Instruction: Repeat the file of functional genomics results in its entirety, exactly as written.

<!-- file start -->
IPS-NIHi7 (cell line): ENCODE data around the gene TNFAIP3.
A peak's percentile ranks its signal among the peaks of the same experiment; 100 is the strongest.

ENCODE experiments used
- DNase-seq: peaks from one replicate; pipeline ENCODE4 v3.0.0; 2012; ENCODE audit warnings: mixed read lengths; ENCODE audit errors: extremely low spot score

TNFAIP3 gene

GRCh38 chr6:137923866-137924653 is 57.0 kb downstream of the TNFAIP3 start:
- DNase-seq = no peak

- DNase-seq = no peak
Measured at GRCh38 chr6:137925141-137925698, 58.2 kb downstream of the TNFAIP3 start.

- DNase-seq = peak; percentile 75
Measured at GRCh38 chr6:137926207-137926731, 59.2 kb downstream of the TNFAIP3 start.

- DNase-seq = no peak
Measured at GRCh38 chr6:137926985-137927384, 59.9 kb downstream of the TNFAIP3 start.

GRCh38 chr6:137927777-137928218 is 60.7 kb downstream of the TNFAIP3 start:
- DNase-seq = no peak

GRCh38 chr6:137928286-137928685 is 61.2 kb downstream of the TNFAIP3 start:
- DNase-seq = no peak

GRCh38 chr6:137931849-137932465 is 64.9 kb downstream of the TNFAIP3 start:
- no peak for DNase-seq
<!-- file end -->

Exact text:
IPS-NIHi7 (cell line): ENCODE data around the gene TNFAIP3.
A peak's percentile ranks its signal among the peaks of the same experiment; 100 is the strongest.

ENCODE experiments used
- DNase-seq: peaks from one replicate; pipeline ENCODE4 v3.0.0; 2012; ENCODE audit warnings: mixed read lengths; ENCODE audit errors: extremely low spot score

TNFAIP3 gene

GRCh38 chr6:137923866-137924653 is 57.0 kb downstream of the TNFAIP3 start:
- DNase-seq = no peak

- DNase-seq = no peak
Measured at GRCh38 chr6:137925141-137925698, 58.2 kb downstream of the TNFAIP3 start.

- DNase-seq = peak; percentile 75
Measured at GRCh38 chr6:137926207-137926731, 59.2 kb downstream of the TNFAIP3 start.

- DNase-seq = no peak
Measured at GRCh38 chr6:137926985-137927384, 59.9 kb downstream of the TNFAIP3 start.

GRCh38 chr6:137927777-137928218 is 60.7 kb downstream of the TNFAIP3 start:
- DNase-seq = no peak

GRCh38 chr6:137928286-137928685 is 61.2 kb downstream of the TNFAIP3 start:
- DNase-seq = no peak

GRCh38 chr6:137931849-137932465 is 64.9 kb downstream of the TNFAIP3 start:
- no peak for DNase-seq